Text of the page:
As part of the FHWA Environmental Review Toolkit’s Effective Practices for Planning and Environment Linkages webpage, the Planning and Environmental Linkages for Historic Preservation report highlights 17 programs that streamline Section 106 compliance while supporting the planning process and providing predictability in overall project development. Three of these programs are described below.

Vermont Agency of Transportation (VTrans): Section 106 Delegation PA
After three years of discussions, VTrans and the Vermont SHPO executed a PA in 2000 that allows VTrans to conduct reviews of Federal-aid highway projects using qualified VTrans historic preservation staff. VTrans created two internal positions, Historic Preservation Officer and Archaeology Officer, to conduct these reviews, which require no consultation with the Vermont SHPO or FHWA. VTrans, in partnership with the Vermont SHPO, prepared the Manual of Standards and Guidelines, which outlines the process for implementing the PA.

Photograph of the St. Joseph County Bridge

The St. Joseph County Bridge, in South Bend, Indiana, was constructed in 1925. Designated as a “select bridge,” it cannot be demolished using Federal-aid funds. (Courtesy of INDOT)

The PA also guides the development of tools to improve the Section 106 compliance process, including an historic resource database and a GIS-based archaeological predictive model. The predictive model and the standards and guidelines manual help VTrans to plan for avoidance, minimize impacts to historic properties, and conduct more timely and predictable environmental reviews. VTrans’ historic preservation staff reviews 300 to 400 projects each year as a result of the PA and manual for implementing the agreement. Since working with participating agencies to execute the PA, VTrans has experienced a 30 percent decrease in the time required for Section 106 reviews. Based on the success of the initial agreement, VTrans and the Vermont SHPO decided in 2003 to extend and expand the PA to include reviews of approved Federal Transit Administration projects.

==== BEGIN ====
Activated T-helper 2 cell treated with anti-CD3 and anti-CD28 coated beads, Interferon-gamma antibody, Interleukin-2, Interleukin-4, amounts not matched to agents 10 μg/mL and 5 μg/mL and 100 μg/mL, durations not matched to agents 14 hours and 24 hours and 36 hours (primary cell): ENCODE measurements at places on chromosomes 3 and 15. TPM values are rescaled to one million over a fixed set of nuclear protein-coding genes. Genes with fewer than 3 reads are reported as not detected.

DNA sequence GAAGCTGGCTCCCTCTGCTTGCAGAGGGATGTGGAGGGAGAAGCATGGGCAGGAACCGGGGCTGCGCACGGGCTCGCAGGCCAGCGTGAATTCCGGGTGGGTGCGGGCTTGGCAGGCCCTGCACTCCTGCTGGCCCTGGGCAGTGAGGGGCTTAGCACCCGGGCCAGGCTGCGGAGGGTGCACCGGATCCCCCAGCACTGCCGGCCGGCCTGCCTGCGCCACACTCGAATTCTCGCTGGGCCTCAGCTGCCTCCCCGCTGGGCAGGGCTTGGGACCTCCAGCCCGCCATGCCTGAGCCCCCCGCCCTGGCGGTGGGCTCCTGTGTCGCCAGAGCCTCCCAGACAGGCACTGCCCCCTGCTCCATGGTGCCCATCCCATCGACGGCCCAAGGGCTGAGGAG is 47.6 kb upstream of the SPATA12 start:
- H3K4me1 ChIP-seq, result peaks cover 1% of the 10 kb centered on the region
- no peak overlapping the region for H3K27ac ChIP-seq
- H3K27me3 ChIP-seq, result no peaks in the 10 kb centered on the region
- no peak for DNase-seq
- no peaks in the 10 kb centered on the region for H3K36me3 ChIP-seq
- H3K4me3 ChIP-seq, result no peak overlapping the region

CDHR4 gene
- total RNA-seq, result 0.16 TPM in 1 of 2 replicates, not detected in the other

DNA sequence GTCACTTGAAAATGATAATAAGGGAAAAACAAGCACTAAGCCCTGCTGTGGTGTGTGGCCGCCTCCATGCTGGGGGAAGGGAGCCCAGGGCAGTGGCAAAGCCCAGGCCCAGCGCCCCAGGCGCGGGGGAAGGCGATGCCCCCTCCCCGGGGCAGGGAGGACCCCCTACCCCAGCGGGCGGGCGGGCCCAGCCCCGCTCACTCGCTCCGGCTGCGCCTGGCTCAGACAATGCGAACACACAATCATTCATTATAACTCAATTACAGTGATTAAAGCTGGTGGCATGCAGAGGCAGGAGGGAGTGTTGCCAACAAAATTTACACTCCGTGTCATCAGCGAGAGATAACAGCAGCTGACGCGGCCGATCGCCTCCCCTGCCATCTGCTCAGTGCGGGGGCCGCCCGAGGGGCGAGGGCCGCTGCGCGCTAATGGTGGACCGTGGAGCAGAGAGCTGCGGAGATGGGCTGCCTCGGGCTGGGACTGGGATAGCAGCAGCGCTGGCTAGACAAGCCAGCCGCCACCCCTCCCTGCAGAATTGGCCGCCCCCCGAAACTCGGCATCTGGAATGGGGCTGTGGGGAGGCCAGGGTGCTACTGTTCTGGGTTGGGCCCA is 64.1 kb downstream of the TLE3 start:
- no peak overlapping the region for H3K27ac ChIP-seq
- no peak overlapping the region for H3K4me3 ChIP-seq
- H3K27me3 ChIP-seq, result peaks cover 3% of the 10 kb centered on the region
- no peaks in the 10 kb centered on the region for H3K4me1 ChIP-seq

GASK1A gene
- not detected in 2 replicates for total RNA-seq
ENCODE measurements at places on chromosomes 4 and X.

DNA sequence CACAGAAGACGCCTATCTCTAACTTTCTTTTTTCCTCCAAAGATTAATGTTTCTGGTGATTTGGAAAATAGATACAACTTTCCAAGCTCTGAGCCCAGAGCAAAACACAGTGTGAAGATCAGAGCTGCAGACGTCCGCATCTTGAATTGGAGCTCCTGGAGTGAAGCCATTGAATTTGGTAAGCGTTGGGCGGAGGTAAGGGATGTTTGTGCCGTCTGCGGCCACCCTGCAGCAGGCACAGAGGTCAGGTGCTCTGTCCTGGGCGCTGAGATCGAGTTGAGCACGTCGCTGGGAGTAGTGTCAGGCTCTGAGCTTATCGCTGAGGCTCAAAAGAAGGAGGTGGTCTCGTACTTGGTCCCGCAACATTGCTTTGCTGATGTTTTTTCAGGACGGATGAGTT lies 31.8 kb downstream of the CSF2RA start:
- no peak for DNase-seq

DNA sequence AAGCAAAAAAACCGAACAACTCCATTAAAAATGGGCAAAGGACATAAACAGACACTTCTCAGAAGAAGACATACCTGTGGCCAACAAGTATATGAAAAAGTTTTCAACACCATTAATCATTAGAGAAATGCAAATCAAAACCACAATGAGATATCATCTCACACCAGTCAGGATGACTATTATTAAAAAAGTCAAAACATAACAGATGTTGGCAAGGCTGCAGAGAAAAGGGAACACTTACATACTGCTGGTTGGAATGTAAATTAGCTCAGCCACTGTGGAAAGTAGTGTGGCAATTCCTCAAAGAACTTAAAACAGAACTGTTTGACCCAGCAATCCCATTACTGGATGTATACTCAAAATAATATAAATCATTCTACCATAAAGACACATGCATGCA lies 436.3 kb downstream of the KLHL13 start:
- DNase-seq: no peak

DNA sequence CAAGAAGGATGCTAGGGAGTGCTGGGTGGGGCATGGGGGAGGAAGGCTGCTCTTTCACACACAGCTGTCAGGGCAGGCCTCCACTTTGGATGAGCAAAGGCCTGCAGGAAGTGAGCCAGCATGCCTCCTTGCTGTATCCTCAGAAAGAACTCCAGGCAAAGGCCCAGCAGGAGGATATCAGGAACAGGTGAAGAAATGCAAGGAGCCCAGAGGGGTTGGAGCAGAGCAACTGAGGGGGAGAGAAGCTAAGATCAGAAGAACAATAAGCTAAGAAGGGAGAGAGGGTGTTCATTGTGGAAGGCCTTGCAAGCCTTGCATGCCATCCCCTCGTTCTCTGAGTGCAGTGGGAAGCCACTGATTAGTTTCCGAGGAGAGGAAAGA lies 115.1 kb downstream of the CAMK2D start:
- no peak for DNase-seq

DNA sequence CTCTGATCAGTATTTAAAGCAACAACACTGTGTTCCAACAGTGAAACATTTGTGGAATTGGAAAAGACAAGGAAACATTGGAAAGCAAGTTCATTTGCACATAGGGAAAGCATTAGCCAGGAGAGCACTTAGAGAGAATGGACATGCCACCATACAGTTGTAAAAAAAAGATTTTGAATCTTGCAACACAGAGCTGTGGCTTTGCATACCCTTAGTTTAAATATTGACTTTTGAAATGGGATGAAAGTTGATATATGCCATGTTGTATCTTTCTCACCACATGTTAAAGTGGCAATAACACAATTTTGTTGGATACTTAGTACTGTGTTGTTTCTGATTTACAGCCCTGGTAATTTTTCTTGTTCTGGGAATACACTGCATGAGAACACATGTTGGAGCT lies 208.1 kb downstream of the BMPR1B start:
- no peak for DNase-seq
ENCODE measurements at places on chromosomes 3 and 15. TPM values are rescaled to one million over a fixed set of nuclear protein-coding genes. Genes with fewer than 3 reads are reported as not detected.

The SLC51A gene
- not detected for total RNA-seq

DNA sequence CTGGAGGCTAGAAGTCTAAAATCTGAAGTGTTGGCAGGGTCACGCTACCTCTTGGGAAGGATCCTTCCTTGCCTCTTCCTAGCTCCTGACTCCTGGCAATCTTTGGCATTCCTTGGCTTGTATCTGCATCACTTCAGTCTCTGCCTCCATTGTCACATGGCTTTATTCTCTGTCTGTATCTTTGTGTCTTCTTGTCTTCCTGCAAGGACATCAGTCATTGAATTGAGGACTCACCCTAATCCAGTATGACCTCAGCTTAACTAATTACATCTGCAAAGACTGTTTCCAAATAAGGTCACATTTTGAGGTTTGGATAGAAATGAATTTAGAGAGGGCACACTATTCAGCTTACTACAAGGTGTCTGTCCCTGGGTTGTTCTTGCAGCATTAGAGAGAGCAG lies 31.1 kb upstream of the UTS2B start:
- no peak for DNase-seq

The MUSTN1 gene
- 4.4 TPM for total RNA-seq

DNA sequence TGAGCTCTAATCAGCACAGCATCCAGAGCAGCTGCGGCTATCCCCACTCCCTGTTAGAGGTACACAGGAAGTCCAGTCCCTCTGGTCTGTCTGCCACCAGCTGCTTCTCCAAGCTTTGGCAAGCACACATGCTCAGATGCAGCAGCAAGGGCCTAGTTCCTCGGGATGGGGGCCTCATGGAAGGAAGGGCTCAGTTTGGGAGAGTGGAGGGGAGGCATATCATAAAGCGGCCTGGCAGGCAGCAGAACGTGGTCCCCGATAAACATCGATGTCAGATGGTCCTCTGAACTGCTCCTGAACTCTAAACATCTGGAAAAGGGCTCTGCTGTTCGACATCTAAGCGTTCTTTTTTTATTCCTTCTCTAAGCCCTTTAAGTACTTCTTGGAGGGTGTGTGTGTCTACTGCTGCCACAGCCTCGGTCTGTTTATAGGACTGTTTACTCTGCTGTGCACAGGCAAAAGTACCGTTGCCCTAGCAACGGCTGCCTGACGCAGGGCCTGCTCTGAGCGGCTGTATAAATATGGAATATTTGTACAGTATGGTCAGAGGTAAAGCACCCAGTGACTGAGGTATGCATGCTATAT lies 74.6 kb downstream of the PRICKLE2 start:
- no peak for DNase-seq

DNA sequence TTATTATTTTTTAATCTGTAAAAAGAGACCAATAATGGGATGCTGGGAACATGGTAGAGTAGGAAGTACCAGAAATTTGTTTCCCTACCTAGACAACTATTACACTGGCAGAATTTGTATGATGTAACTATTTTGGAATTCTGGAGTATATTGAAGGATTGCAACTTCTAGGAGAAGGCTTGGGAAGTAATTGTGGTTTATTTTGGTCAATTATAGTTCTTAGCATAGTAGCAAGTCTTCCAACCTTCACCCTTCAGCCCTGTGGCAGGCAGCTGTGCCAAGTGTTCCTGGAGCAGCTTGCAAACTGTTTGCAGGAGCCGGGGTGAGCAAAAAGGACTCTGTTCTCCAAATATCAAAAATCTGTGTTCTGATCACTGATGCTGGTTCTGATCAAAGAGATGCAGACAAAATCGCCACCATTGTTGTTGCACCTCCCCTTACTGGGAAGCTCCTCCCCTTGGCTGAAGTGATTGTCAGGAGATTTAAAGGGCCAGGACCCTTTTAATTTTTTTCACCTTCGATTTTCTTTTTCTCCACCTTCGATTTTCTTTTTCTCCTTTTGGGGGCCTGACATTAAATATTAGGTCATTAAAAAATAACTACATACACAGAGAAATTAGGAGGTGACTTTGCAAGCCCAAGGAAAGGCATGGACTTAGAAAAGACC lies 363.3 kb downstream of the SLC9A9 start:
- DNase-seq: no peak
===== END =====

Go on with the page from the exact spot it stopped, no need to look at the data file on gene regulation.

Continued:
Indiana Department of Transportation (INDOT): Indiana Historic Bridges Inventory
INDOT developed a proactive program, the Indiana Historic Bridges Management Plan, to aid in managing all of the publicly owned bridges that are listed in or eligible for the National Register in Indiana. In 2006, INDOT and the Indiana SHPO executed a PA that outlines a methodology for identifying historic bridges that are suitable for preservation or that are prime examples of a given type of historic bridge. Bridges that meet either of these criteria are designated as “select bridges,” and according to the PA, bridge owners will not use Federal-aid funds to demolish a “select bridge.” The PA also stipulates the process for other historic bridges, deemed “non-select.”

The Indiana Historic Bridges Management Plan streamlines the process for considering historic bridges, as all parties know which bridges are eligible for the National Register and which are most suitable for preservation. INDOT reports that using the program decreases the amount of time and money spent on consultation and mitigation. For more information about this project, read the June 2011 issue of Successes in Stewardship.

ProjectPATH logo

ProjectPATH helps PennDOT improve its public involvement processes. (Courtesy of PennDOT)

Pennsylvania Department of Transportation (PennDOT): Project for Pennsylvania Transportation and Heritage (ProjectPATH)